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Alfred Roman, The military operations of General Beauregard in the war between the states, 1861 to 1865 3,199 167 Browse Search
Alfred Roman, The military operations of General Beauregard in the war between the states, 1861 to 1865 2,953 73 Browse Search
Robert Underwood Johnson, Clarence Clough Buell, Battles and Leaders of the Civil War: The Opening Battles. Volume 1. 564 2 Browse Search
Official Records of the Union and Confederate Armies, Chapter XXII: Operations in Kentucky, Tennessee, North Mississippi, North Alabama, and Southwest Virginia. March 4-June 10, 1862., Part II: Correspondence, Orders, and Returns. (ed. Lieut. Col. Robert N. Scott) 550 26 Browse Search
J. B. Jones, A Rebel War Clerk's Diary 448 0 Browse Search
Colonel William Preston Johnston, The Life of General Albert Sidney Johnston : His Service in the Armies of the United States, the Republic of Texas, and the Confederate States. 436 0 Browse Search
Southern Historical Society Papers, Volume 12. (ed. Reverend J. William Jones) 390 0 Browse Search
Varina Davis, Jefferson Davis: Ex-President of the Confederate States of America, A Memoir by his Wife, Volume 2 325 1 Browse Search
Brigadier-General Ellison Capers, Confederate Military History, a library of Confederate States Military History: Volume 5, South Carolina (ed. Clement Anselm Evans) 291 1 Browse Search
Maj. Jed. Hotchkiss, Confederate Military History, a library of Confederate States Military History: Volume 3, Virginia (ed. Clement Anselm Evans) 239 3 Browse Search
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Browsing named entities in Southern Historical Society Papers, Volume 11. (ed. Reverend J. William Jones). You can also browse the collection for G. T. Beauregard or search for G. T. Beauregard in all documents.

Your search returned 36 results in 11 document sections:

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Southern Historical Society Papers, Volume 11. (ed. Reverend J. William Jones), General Beauregard's report of the battle of Drury's Bluff. (search)
General Beauregard's report of the battle of Drury's Bluff. Headquarters in the field, Swi former orders of movements. [Signed] G. T. Beauregard, General Commanding. P. S. I have jith two days cooked rations. [Signed] G. T. Beauregard, General Commanding. Ransom moved atully, your obedient servant, [Signed] G. T. Beauregard, General. A high private's sketch ofed officer who commanded the department, General Beauregard, was not idle, and nothing was left undoins would mark the spot. Here, however, General Beauregard gave splendid evidence of his readiness comb's dash became a household word. There, Beauregard's commendation is their reward, as it was thment not only the South, but the world. General Beauregard, in his report of the battle, says: The shell and bullet were falling thickest, General Beauregard and staff dashed down the line of battle into the details of this great battle. General Beauregard says, in his report: The remnant of the [2 more...]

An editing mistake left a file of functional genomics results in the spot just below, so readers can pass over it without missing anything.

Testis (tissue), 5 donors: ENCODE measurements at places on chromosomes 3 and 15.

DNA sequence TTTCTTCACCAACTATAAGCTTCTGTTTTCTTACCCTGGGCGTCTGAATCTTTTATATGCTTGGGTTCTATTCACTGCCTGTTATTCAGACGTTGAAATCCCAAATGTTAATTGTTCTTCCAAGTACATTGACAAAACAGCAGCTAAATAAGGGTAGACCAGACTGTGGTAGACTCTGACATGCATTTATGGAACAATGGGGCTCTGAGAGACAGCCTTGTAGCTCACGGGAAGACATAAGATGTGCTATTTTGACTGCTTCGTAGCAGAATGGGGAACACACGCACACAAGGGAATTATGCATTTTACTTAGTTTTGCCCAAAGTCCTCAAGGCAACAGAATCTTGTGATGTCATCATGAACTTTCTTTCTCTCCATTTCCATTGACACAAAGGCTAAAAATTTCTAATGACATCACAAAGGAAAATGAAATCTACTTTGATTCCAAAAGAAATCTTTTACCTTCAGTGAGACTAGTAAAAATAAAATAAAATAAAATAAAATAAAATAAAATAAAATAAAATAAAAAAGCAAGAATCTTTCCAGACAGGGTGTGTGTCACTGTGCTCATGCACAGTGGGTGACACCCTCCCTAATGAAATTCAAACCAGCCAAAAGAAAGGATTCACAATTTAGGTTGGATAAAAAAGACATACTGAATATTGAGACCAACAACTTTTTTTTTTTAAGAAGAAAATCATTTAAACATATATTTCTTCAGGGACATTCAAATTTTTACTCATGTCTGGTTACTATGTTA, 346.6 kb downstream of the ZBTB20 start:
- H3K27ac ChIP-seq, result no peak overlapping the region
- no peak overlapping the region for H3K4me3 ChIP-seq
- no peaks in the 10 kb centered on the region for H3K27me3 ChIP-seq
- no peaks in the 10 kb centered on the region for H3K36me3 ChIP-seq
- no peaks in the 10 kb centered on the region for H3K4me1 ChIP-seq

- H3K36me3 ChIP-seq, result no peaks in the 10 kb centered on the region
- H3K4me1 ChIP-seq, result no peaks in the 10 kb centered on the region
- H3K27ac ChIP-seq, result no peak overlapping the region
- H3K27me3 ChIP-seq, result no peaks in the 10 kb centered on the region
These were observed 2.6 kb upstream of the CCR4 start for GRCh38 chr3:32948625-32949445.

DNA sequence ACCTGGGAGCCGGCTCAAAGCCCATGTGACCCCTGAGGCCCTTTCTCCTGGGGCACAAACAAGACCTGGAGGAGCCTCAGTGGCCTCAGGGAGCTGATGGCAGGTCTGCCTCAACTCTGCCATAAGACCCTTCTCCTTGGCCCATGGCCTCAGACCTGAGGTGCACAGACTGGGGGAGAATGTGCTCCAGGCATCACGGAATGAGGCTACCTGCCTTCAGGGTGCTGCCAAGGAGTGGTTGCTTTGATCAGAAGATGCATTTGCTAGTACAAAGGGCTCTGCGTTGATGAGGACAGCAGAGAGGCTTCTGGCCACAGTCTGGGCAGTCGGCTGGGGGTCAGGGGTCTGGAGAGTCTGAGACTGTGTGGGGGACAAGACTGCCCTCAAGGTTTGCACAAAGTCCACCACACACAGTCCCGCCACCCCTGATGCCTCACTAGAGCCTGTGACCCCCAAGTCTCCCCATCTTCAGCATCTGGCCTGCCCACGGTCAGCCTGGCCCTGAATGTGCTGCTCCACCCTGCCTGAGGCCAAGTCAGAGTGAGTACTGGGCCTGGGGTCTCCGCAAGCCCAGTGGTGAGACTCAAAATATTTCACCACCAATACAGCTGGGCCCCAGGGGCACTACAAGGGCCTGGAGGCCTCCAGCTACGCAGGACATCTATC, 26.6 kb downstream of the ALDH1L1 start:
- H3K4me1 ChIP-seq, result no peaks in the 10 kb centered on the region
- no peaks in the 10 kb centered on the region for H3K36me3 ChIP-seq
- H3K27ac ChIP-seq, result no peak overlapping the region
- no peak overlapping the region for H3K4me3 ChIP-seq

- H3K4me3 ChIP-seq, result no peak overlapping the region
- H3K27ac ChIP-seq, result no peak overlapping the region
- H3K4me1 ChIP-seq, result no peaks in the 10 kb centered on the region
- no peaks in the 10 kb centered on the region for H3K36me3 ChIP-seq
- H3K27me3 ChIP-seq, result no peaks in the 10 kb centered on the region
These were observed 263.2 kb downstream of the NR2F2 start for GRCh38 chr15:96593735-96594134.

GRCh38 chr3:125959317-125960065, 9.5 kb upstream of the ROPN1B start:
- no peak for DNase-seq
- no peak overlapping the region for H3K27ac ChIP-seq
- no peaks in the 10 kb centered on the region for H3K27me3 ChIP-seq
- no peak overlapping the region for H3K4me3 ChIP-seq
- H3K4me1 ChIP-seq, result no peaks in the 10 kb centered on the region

Southern Historical Society Papers, Volume 11. (ed. Reverend J. William Jones), Reminiscences of services in Charleston Harbor. (search)
us acquired proved of essential service to us. On this occasion the following dispatch from General Gilmore to Admiral Dahlgren had been intercepted, and in General Beauregard's possession hours before the assault: Continue the bombardment throughout the day; at sunset redouble it. The assault will commence at seven. Notwithsta Time was necessary to do this, however, and time was the salvation of Charleston, for upon our side the distinguished officer who commanded the department, General Beauregard, was not idle, and nothing was left undone for the defence, not only of the outworks, but of the inner harbor, and of adjacent islands and inlets. The batt masonry from the outer wall fell as each shot struck, and ere many days it seemed as though nought but a pile of ruins would mark the spot. Here, however, General Beauregard gave splendid evidence of his readiness to meet emergencies, and of his skill as an engineer. As soon as it became evident that the fort must yield to th
Southern Historical Society Papers, Volume 11. (ed. Reverend J. William Jones), The Washington Artillery in the Army of Tennessee. (search)
nnessee, now stands revealed in equal glory with the Washington Artillery, Army of Northern Virginia, and henceforth it is a rivalry between them in devotion to a sacred cause in hallowing a common name. Shiloh's field has also revealed officers and men unto each other, and amid those undying impressions of a first battle none proved stronger than the mutual confidence that then arose. There, deeds of courage foreshadowed future fame, and Slocomb's dash became a household word. There, Beauregard's commendation is their reward, as it was that of the four companies at Manassas. Henceforth the Washington Artillery is linked in trial and in glory to the Army of Tennessee. Glorious and grand old army! Defenders of the heart of the Confederacy, the tests to which your virtues were put called forth the highest qualities that soldiers could display. Unfailing courage, patience, endurance, fortitude and devotion marked your every step. From that field on it bore the stamp of misfort
Southern Historical Society Papers, Volume 11. (ed. Reverend J. William Jones), The Washington Artillery. (search)
sponded, and with all the steadiness of veterans, men, till then unversed in the rudiments of war, beat back the trained batteries of the Federal army, and by their skill and prowess filled with amazement not only the South, but the world. General Beauregard, in his report of the battle, says: The skill, the conduct and soldierly qualities of the Washington Artillery were all that could be desired. The officers and men engaged, won for their battalion a distinction, which I feel assured will n the French, they pommelled us, and we pommelled the hardest, so we gained the day. Stonewall Jackson and Bee's brigades supported and fought with our guns. During the heaviest of the conflict, when shell and bullet were falling thickest, General Beauregard and staff dashed down the line of battle, and reaching our position, halted and said, Colonel Walton, do you see the enemy? Yes. Then hold this position and the day is ours. Three cheers for Louisiana! The boys cheered heartily, and voi
Southern Historical Society Papers, Volume 11. (ed. Reverend J. William Jones), Laying the corner Stone of the monument tomb of the Army of Tennessee Association, New Orleans. (search)